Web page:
Charlie Chaplin had brought a burgeoning sensitivity to the myriad social problems proliferating out from the Depression to Modern Times (1936). Industrial alienation, police brutality, citizens reduced to crime by hunger, hostility toward labour unions and petty micromanagement were all worked deep into the film’s fabric through a chain of brilliant comic sequences that endure all the more for their indifference to ideology. One of the most memorable ones features Chaplin’s Tramp, leading a parade of protesting workers demanding unionization, touting a red flag no less, and doing so completely unknowingly—he was just trying to flag down a truck.
Modern Times is not the story of a worker who discovers politics but a worker who discovers that he’s, like so many others, unemployed and hungry. So often he just wants to eat, something anyone can understand without the slightest bit of social context—that’s why this is a terrific film for kids. Of course this particular worker is also afflicted with a condition that compels him to wreak a little havoc everywhere he goes, especially in the places least appropriate, the ones where explosively tempered authority figures loom. This affliction takes its toll on the Tramp. Chaplin had heard about farm boys who’d been sent to work on Ford assembly lines and quickly succumbed to nervous breakdowns. Following the opening sequences that find the Tramp getting literally consumed by a colossal machine and having his body so consumed with repeating the same nut-tightening gesture in rapid succession that he can’t stop running around with his wrench trying to screw everything in sight (insert Chaplin-as-pussy-hound joke here), the Tramp himself collapses into nervous breakdown and is dismissed.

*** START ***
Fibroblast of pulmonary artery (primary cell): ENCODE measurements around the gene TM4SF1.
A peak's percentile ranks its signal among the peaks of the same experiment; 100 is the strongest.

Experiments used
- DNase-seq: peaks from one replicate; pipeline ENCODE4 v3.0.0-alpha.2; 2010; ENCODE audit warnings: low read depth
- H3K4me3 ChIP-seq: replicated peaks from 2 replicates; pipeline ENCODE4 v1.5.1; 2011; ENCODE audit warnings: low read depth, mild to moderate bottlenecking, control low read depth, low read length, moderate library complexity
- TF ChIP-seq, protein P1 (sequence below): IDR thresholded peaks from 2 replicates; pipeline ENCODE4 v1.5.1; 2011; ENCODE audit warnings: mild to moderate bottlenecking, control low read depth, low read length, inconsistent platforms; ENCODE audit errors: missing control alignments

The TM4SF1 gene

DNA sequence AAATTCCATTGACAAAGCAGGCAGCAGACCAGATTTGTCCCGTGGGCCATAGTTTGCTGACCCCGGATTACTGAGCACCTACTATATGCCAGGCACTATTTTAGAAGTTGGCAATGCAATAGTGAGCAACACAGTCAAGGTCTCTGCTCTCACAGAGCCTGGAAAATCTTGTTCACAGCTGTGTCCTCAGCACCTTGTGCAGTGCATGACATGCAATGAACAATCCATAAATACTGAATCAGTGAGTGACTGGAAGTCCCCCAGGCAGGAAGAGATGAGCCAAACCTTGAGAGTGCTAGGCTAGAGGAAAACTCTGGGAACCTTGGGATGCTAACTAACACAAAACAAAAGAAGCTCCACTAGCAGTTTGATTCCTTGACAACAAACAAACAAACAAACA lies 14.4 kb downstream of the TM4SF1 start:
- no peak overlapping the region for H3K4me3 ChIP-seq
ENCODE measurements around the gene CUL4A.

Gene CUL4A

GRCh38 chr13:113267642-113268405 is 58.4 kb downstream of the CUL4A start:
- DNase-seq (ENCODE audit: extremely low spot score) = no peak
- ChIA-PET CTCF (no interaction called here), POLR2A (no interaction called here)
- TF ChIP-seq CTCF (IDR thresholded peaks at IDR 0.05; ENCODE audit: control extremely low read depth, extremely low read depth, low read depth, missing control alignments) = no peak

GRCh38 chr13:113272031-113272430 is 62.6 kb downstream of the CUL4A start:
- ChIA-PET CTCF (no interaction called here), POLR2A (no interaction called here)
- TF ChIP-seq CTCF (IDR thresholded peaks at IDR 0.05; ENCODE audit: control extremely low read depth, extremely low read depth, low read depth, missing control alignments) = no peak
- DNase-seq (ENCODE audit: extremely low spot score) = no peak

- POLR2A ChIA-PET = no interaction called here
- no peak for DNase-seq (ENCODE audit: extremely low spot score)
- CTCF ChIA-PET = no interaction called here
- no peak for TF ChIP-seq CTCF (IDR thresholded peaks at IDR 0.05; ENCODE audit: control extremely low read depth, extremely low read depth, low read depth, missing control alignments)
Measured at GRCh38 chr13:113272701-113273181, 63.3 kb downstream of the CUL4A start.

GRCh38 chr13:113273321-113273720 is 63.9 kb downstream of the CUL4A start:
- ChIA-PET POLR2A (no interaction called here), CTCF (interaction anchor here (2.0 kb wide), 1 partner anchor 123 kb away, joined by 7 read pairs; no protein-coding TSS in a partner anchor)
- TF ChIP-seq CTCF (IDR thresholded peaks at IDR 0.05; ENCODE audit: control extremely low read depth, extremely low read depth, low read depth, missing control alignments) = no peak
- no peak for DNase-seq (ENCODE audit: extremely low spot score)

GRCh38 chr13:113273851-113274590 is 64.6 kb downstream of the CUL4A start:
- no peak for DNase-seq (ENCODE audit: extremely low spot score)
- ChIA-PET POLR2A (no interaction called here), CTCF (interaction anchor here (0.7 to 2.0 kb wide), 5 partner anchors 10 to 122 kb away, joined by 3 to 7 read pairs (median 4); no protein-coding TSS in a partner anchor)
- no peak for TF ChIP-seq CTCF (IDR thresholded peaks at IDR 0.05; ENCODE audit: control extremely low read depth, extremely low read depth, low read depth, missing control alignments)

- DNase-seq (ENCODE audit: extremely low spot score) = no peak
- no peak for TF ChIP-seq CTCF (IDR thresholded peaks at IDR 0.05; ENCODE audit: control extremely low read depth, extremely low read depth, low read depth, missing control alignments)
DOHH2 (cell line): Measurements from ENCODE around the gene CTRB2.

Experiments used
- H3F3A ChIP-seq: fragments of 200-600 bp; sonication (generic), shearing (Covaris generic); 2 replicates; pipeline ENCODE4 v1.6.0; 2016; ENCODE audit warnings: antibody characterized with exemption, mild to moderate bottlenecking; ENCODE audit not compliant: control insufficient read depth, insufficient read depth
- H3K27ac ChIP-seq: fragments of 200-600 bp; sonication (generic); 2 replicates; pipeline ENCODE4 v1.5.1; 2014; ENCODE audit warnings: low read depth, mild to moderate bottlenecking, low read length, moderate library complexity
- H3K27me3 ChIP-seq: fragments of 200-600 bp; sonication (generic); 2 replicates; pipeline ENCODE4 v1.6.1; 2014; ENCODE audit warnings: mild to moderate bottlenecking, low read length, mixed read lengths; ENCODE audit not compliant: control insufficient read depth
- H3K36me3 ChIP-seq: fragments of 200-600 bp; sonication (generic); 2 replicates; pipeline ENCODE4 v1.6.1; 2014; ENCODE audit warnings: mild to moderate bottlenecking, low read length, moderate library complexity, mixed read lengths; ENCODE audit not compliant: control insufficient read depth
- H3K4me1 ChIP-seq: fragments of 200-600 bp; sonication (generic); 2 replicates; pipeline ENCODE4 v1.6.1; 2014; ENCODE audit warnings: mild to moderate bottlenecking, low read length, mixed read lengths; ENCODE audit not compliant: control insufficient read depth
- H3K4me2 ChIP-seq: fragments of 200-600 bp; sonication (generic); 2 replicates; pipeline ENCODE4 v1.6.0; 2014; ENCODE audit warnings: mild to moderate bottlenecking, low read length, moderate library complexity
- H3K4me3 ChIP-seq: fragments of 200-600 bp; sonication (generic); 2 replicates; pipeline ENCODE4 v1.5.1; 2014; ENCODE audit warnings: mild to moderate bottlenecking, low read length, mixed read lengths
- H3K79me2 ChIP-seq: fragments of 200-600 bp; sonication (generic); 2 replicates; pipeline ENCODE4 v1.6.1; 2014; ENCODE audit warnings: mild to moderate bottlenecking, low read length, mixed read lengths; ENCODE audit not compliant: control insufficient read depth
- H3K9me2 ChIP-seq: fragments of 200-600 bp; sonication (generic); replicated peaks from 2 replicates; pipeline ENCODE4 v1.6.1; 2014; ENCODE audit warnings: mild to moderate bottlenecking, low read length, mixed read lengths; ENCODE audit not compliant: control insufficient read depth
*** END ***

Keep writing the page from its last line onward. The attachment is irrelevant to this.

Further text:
But what I found so arresting in my latest viewing of Modern Times—now available on gorgeously rendered and heavily supplemented DVD and Blu-ray from Criterion—was the entrance of the film’s other central character sometime after the Tramp’s hospitalization. The young woman referred to only as the Gamine is first seen cutting and tossing bananas from a cargo ship to some raggedy children on the docks, doing so with a zest that’s positively deranged, not to mention undeniably sexy (and perhaps looks forward to the work of Christina Ricci). It’s a stunning entrance, and the camera favours her as it does no one else in the film. This Gamine, who seems game for anything, will come to play a dynamic role in the Tramp’s recovery, though their attempts at upward mobility are always endearingly absurd. She’s played by Paulette Goddard, and it comes as no surprise to learn that Chaplin’s discovery of her as a budding actress, a respected collaborator, and a lover, was the other key element in the conception and execution of Modern Times.
Unsurprising too, that Chaplin couldn’t bear to use his original ending in which the Gamine entered a convent, leaving the Tramp to walk that final dusty stretch of road alone. The image of Chaplin walking away, with Goddard at his side, would be the last we’d ever see of the Tramp, closing the last (largely) silent film from this master filmmaker, which, despite the film’s title, was made nearly ten years after the introduction of sound, yet remains as timeless today as anything the movies have offered us.